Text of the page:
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PART we doubt of this agreement in their influence on the

judgment, when we consider the nature and effects of

education ? knowledge

All those opinions and notions of things, to which probability.

we have been accustomed from our infancy, take such deep root, that 'tis impossible for us, by all the powers of reason and experience, to eradicate them; and this habit not only approaches in its influence, but even on many occasions prevails over that which arises from the constant and inseparable union of causes and effects. Here we must not be contented with saying, that the vividness of the idea produces the belief: we must maintain that they are individually the same. The frequent repetition of any idea infixes it in the imagination ; but could never possibly of itself produce belief, if that act of the mind was, by the original constitution of our natures, annexed only to a reasoning

and comparison of ideas. Custom may lead us into, с C

some false comparison of ideas: This is the utmost effect we can conceive of it; but 'tis certain it could never supply the place of that comparison, nor produce any act of the mind which naturally belonged to that principle.

A person that has lost a leg or an arm by amputation endeavours for a long time afterwards to serve himself with them. After the death of any one, 'tis a common remark of the whole family, but especially the servants, that they can scarce believe him to be dead, but still imagine him to be in his chamber or in any other place, where they were accustomed to find him. I have often heard in conversation, after talking of a person that is any way celebrated, that one, who has no acquaintance with him, will say, I have never



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seen such a one, but almost fancy I have, so often have I SECT. heard talk of him. All these are parallel instances. If we consider this argument from education in a pro

the effects of per light, 'twill appear very convincing; and the more so, that 'tis founded on one of the most common phenomena that is any where to be met with. I am persuaded that other labits. upon examination, we shall find more than one half of those opinions that prevail among mankind to be owt ing to education, and that the principles which are thus implicitly embraced, overbalance those, which are ow ing either to abstract reasoning or experience. As liars, by the frequent repetition of their lies, come at last to remember them; so the judgment, or rather the ima gination, by the like means, may have ideas so strongly imprinted on it, and conceive them in so full a light, that they may operate upon the mind in the same manner with those which the senses, memory, or reason present to us. But as education is an artificial and not a natural cause, and as its maxims are frequently contrary to reason, and even to themselves in different times and places, it is never upon that account recognised by philosophers; though in reality it be built almost on the same foundation of custom and repetition as our reasonings from causes and effects. *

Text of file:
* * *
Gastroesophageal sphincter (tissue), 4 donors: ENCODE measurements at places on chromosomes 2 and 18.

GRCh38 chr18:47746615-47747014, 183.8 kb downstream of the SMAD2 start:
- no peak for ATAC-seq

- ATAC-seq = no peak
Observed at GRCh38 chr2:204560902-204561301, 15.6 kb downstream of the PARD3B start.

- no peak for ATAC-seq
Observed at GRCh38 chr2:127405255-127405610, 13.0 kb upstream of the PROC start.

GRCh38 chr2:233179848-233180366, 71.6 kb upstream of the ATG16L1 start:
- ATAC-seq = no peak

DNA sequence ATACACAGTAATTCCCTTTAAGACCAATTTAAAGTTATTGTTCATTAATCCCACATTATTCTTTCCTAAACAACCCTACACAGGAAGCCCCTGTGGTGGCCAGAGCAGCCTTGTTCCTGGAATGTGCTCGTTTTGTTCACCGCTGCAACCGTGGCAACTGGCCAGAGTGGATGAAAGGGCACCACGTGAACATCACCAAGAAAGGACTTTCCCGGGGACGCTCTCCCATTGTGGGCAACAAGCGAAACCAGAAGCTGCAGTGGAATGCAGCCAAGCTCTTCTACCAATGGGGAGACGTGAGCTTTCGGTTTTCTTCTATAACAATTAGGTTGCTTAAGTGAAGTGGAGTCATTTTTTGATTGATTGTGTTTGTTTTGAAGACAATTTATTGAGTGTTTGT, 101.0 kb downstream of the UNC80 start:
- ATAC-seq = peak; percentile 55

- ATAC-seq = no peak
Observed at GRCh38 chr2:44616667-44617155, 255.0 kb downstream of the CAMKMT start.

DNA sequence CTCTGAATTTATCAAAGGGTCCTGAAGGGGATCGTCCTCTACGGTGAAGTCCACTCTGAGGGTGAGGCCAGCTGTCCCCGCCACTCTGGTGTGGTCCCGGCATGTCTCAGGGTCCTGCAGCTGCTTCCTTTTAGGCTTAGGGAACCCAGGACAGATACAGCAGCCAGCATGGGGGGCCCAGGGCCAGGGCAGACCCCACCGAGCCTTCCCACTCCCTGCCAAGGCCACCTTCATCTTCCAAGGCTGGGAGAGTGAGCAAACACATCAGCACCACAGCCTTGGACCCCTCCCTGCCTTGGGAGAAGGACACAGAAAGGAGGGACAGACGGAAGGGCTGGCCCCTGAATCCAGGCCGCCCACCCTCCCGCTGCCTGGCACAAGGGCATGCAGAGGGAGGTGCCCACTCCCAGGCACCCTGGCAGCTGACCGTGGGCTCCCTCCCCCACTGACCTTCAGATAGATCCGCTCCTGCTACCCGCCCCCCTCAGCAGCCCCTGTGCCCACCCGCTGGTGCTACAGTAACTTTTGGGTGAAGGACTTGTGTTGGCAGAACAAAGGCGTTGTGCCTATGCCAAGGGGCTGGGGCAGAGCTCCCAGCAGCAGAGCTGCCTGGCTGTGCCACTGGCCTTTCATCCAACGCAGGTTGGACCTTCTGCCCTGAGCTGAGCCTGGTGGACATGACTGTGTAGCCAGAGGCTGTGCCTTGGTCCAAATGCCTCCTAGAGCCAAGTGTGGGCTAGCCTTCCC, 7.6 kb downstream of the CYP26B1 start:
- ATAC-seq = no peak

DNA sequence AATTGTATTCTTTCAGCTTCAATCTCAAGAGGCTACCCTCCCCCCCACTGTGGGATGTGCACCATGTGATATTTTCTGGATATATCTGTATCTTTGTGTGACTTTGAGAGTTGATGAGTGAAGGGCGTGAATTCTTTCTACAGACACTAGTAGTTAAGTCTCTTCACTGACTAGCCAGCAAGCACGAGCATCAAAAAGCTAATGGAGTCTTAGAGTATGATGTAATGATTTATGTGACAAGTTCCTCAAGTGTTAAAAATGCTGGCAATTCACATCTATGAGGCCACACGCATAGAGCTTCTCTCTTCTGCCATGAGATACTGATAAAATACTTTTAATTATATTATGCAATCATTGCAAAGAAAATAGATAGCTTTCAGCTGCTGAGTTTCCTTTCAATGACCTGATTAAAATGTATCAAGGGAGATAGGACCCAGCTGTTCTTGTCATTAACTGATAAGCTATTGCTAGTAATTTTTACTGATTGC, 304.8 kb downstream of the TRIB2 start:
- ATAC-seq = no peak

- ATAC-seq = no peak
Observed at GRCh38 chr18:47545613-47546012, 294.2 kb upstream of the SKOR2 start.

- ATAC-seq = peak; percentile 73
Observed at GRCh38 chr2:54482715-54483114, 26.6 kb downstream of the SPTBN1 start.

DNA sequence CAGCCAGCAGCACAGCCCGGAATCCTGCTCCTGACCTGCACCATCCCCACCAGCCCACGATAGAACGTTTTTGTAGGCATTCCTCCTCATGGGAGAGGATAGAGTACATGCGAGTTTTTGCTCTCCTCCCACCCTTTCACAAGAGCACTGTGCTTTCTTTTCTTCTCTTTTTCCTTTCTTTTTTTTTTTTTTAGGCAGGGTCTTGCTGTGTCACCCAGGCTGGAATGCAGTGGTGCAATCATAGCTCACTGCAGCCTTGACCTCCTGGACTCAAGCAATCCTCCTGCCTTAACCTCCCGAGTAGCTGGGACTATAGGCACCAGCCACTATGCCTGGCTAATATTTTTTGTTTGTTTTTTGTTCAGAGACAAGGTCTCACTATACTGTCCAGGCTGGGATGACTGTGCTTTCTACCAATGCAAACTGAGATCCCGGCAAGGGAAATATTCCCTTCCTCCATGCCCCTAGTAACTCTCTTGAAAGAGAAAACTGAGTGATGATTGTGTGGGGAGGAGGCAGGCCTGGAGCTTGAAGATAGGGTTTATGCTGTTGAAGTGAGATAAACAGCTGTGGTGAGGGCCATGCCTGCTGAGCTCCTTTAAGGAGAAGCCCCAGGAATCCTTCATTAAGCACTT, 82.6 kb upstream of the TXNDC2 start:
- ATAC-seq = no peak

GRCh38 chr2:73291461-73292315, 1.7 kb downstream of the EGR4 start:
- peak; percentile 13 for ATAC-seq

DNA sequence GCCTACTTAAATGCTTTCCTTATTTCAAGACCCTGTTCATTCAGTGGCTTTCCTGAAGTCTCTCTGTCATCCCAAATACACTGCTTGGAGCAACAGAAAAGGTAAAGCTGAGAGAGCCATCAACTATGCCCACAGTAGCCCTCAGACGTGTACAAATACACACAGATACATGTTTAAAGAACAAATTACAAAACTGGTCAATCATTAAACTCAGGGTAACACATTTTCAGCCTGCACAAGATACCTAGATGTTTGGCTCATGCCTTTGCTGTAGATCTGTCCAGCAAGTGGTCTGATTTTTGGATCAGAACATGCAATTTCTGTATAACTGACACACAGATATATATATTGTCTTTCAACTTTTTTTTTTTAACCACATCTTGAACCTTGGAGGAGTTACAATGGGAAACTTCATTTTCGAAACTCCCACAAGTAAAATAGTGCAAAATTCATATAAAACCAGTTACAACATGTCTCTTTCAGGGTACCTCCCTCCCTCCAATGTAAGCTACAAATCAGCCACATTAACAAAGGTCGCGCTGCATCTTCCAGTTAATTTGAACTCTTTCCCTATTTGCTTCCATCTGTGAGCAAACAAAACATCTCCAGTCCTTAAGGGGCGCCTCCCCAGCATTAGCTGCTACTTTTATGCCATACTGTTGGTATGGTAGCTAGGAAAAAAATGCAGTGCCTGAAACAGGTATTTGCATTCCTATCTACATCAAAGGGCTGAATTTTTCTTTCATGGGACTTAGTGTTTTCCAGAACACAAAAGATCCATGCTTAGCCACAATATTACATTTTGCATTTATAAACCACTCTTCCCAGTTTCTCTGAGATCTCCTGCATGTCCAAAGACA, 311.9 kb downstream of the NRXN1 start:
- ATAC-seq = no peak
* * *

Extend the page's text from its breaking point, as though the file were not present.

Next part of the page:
In general we may observe, that as our assent to all probable reasonings is founded on the vivacity of ideas, it resembles many of those whimsies and prejudices which are rejected under the opprobrious character of being the offspring of the imagination. By this expression it appears, that the word imagination, is commonly used in two different senses; and though nothing be more contrary to true philosopy than this inaccuracy, yet, in the following reasonings, I have often been obliged to fall into it. When I oppose the imagination to the memory, I mean the faculty by which we form our fainter ideas. When I oppose it to reason, I mean the same faculty, excluding only our demonstrative and probable reasonings. When I oppose it to neither, 'tis indifferent whether it be taken in the larger or more limited sense, or at least the context will sufficiently explain the meaning.





PART But though education be disclaimed by philosophy, III.

as a fallacious ground of assent to any opinion, it pre

vails nevertheless in the world, and is the cause why all knowledge

systems are apt to be rejected at first as new and unusual. probability. This, perhaps, will be the fate of what I have here ad